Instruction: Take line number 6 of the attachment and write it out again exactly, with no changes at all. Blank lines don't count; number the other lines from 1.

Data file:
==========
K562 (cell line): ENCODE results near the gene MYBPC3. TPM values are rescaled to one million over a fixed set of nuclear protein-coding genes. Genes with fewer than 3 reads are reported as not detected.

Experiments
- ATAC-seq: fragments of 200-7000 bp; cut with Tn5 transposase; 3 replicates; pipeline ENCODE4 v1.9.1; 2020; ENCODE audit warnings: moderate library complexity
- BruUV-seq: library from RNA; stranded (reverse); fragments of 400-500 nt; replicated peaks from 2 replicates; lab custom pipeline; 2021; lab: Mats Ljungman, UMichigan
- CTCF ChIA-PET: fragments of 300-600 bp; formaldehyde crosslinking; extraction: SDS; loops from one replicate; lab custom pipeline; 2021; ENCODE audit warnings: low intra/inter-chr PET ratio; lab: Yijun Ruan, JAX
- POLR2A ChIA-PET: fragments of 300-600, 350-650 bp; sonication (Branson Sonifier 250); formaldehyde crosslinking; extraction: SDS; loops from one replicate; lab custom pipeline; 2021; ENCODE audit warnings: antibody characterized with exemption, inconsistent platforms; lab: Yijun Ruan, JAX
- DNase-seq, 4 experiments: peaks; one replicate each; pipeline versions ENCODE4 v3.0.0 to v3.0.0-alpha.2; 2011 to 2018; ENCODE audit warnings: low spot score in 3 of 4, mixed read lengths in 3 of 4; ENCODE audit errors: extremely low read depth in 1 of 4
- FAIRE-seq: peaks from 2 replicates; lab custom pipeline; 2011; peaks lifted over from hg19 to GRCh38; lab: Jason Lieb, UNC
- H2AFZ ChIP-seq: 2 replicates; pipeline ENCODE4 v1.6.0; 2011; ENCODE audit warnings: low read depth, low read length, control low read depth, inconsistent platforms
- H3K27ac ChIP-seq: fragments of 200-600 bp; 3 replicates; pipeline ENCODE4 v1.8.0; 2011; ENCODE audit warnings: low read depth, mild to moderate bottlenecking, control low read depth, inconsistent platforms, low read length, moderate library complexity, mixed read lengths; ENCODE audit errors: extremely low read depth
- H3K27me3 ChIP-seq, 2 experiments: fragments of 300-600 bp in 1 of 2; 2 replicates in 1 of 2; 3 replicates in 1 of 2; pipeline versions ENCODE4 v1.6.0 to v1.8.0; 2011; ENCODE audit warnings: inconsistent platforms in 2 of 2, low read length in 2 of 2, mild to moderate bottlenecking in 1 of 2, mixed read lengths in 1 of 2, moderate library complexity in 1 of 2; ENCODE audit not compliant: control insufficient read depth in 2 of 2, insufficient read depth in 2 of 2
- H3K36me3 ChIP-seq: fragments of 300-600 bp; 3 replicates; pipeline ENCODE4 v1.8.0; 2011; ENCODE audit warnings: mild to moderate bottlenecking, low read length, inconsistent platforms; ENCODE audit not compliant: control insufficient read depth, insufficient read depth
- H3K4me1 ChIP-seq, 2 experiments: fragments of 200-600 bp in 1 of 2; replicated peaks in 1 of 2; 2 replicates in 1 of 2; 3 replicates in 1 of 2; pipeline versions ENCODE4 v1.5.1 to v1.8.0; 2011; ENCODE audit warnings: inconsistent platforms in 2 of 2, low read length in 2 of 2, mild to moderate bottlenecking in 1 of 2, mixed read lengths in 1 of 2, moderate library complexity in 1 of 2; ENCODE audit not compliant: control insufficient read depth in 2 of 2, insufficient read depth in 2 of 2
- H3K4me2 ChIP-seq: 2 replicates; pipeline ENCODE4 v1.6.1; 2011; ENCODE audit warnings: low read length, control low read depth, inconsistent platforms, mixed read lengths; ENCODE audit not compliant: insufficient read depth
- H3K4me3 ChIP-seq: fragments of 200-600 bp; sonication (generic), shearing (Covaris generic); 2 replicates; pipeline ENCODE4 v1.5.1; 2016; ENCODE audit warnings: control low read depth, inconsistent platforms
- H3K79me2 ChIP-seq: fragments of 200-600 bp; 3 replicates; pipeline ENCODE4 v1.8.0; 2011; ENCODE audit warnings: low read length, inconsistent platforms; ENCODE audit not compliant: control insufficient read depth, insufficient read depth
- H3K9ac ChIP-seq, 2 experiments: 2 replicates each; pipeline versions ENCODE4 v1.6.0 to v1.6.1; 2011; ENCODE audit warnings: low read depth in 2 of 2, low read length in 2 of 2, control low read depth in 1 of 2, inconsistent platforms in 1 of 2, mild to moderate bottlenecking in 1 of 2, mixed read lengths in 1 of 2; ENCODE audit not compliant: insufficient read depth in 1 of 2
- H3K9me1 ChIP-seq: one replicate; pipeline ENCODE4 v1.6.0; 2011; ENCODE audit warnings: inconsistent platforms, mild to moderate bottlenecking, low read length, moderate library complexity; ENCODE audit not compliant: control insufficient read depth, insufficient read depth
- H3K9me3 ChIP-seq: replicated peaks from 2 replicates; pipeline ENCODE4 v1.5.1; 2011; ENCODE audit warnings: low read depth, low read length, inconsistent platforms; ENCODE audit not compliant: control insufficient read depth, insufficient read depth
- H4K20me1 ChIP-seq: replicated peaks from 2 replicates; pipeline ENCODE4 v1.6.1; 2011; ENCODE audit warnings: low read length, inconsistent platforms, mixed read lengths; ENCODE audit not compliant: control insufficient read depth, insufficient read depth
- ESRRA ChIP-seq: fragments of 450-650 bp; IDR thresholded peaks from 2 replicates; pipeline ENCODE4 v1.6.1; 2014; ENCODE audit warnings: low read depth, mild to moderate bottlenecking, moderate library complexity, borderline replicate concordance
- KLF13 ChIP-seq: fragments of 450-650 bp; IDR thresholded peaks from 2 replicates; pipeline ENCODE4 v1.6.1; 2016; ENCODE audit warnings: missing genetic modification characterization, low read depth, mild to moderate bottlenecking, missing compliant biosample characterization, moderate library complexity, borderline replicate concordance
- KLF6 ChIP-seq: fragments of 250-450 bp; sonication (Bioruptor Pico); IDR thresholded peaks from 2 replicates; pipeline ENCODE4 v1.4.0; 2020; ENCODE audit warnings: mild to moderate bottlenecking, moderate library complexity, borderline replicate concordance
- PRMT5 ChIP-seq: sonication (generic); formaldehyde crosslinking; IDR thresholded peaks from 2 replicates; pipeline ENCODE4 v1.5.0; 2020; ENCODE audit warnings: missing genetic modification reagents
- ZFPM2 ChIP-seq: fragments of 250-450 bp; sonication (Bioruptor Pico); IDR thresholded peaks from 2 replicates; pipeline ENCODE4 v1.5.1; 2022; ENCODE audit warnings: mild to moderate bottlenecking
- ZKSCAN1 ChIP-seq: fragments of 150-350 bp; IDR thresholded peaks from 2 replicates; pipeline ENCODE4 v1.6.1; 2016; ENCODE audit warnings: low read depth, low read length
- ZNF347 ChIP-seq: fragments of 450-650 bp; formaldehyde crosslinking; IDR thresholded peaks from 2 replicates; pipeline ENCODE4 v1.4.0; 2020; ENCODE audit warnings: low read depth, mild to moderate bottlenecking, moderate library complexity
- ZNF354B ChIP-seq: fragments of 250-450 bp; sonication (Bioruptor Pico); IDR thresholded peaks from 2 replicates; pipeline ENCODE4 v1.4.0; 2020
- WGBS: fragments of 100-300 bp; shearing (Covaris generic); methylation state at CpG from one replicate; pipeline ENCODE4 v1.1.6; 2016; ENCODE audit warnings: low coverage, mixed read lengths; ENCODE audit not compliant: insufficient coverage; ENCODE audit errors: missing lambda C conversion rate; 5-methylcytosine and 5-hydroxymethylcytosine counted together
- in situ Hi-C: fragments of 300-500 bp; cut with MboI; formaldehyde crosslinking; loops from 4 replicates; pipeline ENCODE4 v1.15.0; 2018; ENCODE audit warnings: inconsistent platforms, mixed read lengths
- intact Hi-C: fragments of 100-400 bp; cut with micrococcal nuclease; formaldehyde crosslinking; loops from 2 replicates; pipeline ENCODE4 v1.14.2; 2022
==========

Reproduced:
- POLR2A ChIA-PET: fragments of 300-600, 350-650 bp; sonication (Branson Sonifier 250); formaldehyde crosslinking; extraction: SDS; loops from one replicate; lab custom pipeline; 2021; ENCODE audit warnings: antibody characterized with exemption, inconsistent platforms; lab: Yijun Ruan, JAX